Dear Dr. G,

Thank you for answering my query.

I’m a 25-year-old man, who is rather bothered by issues of my hidden gems in my pants.

I was born with a condition called undescended testicle.

According to my parents, this was discovered on the day I was born.

The doctors assured my parents the testicle was just “lost” along the way out and will find its way back on track soon.

Disappointingly, the “lost” ball did not find its way back and I underwent the operation to redirect the ball to its rightful place.

Truthfully, the mystery of the missing ball did not really affect my life in anyway until recently.

When I started having sexual relationship, I began to feel a bit “compromised” as I do not feel like I can perform in my full potential.

My girlfriend even suggested I should do a sperm test, as she is worried about my fertility once we are committed.

I would like to put Dr. G on the spot for the issues of undescended testicle?

Why did this happen and how common is it?

After the operation, do sufferers encounter any “sexual compromise”?

How does the hidden gems affect my ability to father a child in the future?

Looking forward to your responses.

Hidden Henry

Undescended testicle is also medically known as cryptorchidism. The term actually derives from Greek word “Kryptos” meaning hidden, and “orchis” meaning testicle. The male foetus initially develops the gonads within posterior wall of the abdomen, next to both kidneys. Around seven months of the foetal development, the testicle will “descend” from the retroperitoneal abdomen to the inguinal canal, and eventually drop into the rightful place of the scrotal sac. Undescended testicle occur when a child is born with one or both missing “gems”, that is usually “lost” along the path.

Cryptorchidism is a relatively common congenital abnormality affecting either one or both sides of the testicles. The condition has high prevalence of up to 30% amongst premature infant boys. On the other hand, such developmental defect can also be observed in around 3% of full term babies. Eighty percent of cryptorchid testes will naturally descend by the first year of life. This is making the overall true incidence of cryptorchidism to be around 1%.

Recent epidemiological data revealed an increase in the prevalence of cryptorchidism over the last five decades. Apart from premature babies contributing to the rise in mal-descent of testicles, other recognised risk factors also include excessive alcohol consumption during pregnancy, maternal exposure to pesticide and even certain types of cosmetics have been implicated.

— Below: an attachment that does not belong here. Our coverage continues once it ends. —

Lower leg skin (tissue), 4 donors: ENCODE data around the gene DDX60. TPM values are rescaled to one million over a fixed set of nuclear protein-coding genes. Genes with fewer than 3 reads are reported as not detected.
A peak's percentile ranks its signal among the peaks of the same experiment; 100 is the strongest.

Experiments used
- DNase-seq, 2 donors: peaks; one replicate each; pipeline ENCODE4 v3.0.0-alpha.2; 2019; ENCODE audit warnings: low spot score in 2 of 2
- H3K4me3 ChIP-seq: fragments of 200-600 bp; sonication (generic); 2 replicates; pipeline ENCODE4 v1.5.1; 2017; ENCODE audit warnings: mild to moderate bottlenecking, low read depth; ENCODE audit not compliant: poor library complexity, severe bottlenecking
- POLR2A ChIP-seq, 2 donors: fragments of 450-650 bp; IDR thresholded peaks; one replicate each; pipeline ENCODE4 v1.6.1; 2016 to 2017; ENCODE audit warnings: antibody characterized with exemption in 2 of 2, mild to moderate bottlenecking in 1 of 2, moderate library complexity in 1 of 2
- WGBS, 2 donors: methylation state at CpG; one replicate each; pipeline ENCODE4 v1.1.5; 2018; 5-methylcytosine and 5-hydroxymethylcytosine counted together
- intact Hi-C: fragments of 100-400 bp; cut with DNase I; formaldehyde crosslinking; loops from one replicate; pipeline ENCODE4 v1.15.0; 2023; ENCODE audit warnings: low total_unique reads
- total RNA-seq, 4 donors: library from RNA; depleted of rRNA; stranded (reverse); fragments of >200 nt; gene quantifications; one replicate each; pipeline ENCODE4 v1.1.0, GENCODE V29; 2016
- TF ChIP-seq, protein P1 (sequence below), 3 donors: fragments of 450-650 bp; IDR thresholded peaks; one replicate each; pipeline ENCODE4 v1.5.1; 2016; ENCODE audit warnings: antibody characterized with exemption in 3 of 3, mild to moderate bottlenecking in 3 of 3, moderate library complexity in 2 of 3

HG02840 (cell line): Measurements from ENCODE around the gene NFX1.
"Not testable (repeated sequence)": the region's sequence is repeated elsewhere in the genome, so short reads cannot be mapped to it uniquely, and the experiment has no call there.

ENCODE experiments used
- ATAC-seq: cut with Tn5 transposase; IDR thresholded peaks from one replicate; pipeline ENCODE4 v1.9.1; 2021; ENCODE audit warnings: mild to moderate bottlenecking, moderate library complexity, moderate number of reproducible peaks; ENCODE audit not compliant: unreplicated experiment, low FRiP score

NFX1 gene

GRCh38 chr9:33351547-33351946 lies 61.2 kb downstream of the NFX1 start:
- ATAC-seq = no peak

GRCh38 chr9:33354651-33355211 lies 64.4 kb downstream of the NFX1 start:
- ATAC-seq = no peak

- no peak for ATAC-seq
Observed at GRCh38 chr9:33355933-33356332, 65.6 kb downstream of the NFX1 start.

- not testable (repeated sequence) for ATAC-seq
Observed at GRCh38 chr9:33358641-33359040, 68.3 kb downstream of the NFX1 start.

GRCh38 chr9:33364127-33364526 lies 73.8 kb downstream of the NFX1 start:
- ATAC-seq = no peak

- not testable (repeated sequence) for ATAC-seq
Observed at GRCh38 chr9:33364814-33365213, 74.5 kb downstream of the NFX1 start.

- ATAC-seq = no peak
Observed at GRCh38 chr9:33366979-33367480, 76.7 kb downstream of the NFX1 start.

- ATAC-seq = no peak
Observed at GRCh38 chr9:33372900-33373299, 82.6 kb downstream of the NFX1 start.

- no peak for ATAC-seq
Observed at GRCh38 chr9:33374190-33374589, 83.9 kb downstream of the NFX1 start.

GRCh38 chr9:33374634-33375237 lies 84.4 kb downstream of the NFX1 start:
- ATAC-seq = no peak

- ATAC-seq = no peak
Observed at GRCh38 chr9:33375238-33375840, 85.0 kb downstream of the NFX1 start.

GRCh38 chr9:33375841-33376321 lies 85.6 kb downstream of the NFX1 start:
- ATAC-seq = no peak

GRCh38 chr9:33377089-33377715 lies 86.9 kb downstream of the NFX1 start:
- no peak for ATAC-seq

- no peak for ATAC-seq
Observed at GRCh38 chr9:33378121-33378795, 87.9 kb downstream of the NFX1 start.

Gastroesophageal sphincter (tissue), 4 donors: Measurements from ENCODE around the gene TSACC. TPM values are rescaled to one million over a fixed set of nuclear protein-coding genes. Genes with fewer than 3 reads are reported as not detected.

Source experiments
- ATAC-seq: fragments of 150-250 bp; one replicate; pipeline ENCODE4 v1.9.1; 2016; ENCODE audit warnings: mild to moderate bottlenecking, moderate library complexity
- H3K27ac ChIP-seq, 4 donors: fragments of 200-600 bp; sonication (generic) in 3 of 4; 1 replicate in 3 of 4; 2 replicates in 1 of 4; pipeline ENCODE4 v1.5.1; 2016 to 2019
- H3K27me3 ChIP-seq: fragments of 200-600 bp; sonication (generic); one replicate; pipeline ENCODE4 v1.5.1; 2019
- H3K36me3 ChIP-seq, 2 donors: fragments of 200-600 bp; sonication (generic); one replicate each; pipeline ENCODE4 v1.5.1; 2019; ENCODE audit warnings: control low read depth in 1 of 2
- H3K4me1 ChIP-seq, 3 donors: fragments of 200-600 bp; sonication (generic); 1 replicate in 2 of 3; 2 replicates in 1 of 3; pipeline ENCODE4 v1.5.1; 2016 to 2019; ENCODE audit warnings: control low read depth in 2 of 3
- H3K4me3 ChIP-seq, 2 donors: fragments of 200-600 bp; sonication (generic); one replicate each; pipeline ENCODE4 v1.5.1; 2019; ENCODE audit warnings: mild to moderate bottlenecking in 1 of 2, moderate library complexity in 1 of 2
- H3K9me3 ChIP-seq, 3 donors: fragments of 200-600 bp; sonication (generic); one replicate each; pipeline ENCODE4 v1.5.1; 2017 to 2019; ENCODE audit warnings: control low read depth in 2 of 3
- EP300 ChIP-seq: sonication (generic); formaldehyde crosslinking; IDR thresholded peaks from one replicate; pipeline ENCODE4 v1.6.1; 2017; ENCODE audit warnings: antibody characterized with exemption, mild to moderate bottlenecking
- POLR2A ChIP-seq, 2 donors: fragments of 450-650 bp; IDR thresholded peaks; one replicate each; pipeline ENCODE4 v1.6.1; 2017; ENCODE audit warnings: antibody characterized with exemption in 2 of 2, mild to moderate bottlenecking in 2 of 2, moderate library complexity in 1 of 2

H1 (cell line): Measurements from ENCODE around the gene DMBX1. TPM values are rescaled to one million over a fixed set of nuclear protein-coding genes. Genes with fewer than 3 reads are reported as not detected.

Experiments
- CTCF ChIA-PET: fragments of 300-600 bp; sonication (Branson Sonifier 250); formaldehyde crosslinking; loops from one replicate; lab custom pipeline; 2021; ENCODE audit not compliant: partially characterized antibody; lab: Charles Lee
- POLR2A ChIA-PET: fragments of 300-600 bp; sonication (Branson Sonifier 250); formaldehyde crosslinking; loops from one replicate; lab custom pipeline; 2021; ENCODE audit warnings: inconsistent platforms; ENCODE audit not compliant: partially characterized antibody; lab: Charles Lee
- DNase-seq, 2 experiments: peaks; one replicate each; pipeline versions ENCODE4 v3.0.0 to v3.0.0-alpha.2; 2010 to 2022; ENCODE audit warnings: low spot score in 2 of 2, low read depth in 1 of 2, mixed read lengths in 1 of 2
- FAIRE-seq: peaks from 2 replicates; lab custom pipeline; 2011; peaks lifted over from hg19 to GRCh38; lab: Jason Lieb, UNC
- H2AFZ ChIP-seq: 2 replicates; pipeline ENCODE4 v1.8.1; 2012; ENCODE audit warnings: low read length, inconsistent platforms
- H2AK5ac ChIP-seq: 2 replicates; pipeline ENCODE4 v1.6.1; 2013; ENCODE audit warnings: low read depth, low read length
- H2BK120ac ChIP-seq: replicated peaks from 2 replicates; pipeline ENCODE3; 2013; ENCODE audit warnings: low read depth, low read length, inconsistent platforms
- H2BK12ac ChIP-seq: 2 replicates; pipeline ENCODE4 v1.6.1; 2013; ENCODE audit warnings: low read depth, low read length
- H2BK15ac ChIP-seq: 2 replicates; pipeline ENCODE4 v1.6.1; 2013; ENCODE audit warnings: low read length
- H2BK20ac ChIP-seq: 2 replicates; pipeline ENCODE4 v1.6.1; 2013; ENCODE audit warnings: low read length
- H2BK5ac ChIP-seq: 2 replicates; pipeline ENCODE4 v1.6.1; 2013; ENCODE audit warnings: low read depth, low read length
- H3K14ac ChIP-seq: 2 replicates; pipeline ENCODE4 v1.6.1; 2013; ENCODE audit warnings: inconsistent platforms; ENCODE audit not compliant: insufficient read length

The primary treatment for undescended testicle is actually conservative management, as the vast majority of the “lost balls” will find their way back to the rightful place. Twenty percent of the testicles may remain undescended after six month; and corrective orchidopexy may then be the necessary intervention.

The temperature of the testes in the scrotum is intended to be cooler than the rest of the body. Such arrangement is crucial for the process of spermatogenesis. Many men born with undescended testicles may have reduced fertility, even after the corrective surgery. Men with one-sided undescended testicle have reported infertility rate of 10%, and this increases to 38% when both testicles are noted to be undescended.

Early orchidopexy is usually recommended as studies revealed irreversible functional impairment when the correction is beyond two years.

Apart from spermatogenesis, the second crucial function of the testicle is the production of testosterone. Research indicates that boys with undescended testicles do not lead to any issues of gender-disorder, psychological impairment or sexual dysfunction. In fact, many studies have indicated even in the event of persistent cryptorchidism without corrective surgery, the Leydig cells in the testicle seem to be resilient to higher bodily temperature, and continue to provide testosterone necessary for healthy masculinity and sexual function.

One of the strongest arguments for corrective surgery is not the preservation of fertility or masculinity, but cancer prevention. This is because one in 500 men born with one or both undescended testicle are noted to develop testicular cancer. This translates to a nearly 50-fold increase in risk. Such risk of malignancy is 10 times higher than the general male population; therefore the vigilant surveillance with regular self-examination is of paramount importance.

The crypto-mystery of the causes of undescended testicle can never be fully understood, however the impact of the “missing gems in the pants” are well researched and documented. Although fertility may be affected in boys who underwent corrective surgery late in life, but the overall sexual function are often well preserved.

Procreation and recreation functions of the testicles are often uncompromised despite the “lost jewels”. Instead, the “real gems to preserve” is to mitigate the risk of cancer.

Dr. G is often put on the spot by men puzzled by their “lost balls” and bothered by the prospected of diminished sexual performance and prospect of parenthood. However the importance of stringent self-examination preventing the cover up of what is concealed, will ensure the “jewels will forever be shining in splendor!”

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